Recess Solutions

An article from March 14 in The New York Times titled “Forget Goofing Around: Recess Has a New Boss,” discusses how some elementary schools are adapting recess coaches to lead organized recess games.  Although this helps with the liability and safety concerns of recess that were causing its elimination, there are still some problems.  Dr. Romina M. Barros, an assistant clinical professor at Albert Einstein College of Medicine in the Bronx who was an author of a widely cited study on the benefits of recess said it best, that children still benefit most from recess when they are let alone to daydream, solve problems, use their imagination to invent their own games and “be free to do what they choose to do.”

This video, “An In-Depth Look at School Recess,” is a case study of recess at an elementary school in St. Louis, Missouri.  It’s 10 minutes long, but really goes into detail about some of the reasons why school officials are against recess, and what steps can be taken to create a more successful recess for both kids and officials.

In my opinion, recess coaches are a great compromise that schools should adapt in order to keep recess.  A completely structured recess, however, I feel does not take full advantage of what children can gain from free play.  Coaches should lead recess in an organized manner but without forcing all children to participate in one game.  Just as in the video, there should be options that allow children to benefit socially and emotionally from peer interaction.  What do you think?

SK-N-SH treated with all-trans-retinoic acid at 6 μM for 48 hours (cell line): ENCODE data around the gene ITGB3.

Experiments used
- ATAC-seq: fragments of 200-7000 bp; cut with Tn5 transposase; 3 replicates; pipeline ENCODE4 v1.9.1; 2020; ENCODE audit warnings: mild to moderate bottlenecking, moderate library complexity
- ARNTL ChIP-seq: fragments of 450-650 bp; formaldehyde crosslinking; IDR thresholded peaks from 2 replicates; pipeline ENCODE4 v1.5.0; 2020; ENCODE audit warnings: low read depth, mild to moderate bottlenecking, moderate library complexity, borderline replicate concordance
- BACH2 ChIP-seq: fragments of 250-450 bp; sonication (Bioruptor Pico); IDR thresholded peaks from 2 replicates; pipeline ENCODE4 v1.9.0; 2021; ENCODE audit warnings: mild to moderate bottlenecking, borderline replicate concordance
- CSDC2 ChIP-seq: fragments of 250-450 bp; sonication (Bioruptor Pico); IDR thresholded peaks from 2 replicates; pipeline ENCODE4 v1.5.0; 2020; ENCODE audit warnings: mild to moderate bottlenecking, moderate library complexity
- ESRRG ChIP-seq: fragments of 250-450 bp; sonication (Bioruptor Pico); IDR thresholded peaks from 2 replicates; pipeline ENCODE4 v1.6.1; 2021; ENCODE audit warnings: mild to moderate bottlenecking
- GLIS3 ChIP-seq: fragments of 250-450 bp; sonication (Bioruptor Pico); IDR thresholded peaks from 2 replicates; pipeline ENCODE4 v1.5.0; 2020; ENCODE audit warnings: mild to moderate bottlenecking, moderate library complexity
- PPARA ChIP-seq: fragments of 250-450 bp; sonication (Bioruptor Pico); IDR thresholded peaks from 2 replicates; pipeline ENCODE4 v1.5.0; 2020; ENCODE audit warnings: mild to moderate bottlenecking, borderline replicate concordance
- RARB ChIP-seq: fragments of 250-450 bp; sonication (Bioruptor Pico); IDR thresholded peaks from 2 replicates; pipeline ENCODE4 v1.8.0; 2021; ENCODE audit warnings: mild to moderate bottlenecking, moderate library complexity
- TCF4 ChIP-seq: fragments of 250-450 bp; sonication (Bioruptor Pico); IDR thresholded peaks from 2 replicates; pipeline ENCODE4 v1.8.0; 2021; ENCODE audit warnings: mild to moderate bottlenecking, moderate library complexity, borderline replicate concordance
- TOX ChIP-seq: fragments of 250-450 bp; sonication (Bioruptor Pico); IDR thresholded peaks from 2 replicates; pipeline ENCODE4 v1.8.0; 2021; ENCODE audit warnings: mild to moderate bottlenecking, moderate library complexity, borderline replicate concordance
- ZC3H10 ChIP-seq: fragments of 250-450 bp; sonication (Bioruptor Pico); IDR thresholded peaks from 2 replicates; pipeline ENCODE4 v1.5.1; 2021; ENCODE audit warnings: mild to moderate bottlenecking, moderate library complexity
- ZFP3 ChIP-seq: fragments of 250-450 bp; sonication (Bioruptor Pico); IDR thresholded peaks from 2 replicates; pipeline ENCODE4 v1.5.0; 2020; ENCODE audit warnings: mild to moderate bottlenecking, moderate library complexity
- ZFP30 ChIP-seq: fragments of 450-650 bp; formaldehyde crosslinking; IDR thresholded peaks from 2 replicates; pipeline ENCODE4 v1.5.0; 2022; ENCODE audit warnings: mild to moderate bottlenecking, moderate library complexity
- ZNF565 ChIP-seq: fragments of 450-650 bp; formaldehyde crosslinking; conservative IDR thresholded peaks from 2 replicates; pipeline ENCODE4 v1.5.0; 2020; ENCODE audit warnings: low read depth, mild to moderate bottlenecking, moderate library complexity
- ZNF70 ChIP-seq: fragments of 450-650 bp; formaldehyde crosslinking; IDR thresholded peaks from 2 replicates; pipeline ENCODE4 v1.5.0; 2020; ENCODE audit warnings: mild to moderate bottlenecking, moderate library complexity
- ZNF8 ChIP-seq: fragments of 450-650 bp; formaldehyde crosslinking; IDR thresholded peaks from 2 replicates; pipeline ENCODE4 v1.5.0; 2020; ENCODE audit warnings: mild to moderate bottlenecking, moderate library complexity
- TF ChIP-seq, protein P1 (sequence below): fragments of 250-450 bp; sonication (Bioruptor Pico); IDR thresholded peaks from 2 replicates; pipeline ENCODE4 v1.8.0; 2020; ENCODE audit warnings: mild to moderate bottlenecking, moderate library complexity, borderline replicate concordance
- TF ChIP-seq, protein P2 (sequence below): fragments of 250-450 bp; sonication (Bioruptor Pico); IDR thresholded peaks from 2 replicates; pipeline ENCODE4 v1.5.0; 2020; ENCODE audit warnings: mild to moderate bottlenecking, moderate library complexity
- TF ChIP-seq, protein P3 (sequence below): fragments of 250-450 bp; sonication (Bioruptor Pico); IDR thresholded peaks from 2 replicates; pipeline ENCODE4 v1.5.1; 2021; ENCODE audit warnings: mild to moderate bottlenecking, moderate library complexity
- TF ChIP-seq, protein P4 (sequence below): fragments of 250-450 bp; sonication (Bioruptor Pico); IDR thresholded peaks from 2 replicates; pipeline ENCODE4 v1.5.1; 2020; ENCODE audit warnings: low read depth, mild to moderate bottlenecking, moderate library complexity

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5 responses to “Recess Solutions

  1. I completely agree. Recess is more than just exercise and being outdoors – like you said, it is about benefiting students socially and emotionally to enrich their personal development. they should have the choice to mingle and choose their own activities so they can become more independent.

  2. Great topic. I have been reading about recess coaches in the NY Times recently. I know that these coaches are to help prevent child obesity, but I believe Gym is the place to force physical activity.

  3. I love this topic! I think it is something that needs improvement. Your use of multiple sources, including and article and video was great! Your overall flow, helped walked me through your thought process and I am totally on board!

  4. ibsoonerfan

    That’s great for an inner city school that is having problems with fights etc. and where they may not have good role models that have taught them the basics of sportsmanship and good play. In my kids school that is not as much as an issue and the kids are forced to play one game all recess with the kids that are in their group even if those are not the friends they want to play with. Kids need just free time to develop social skills and learn how to deal with conflict.

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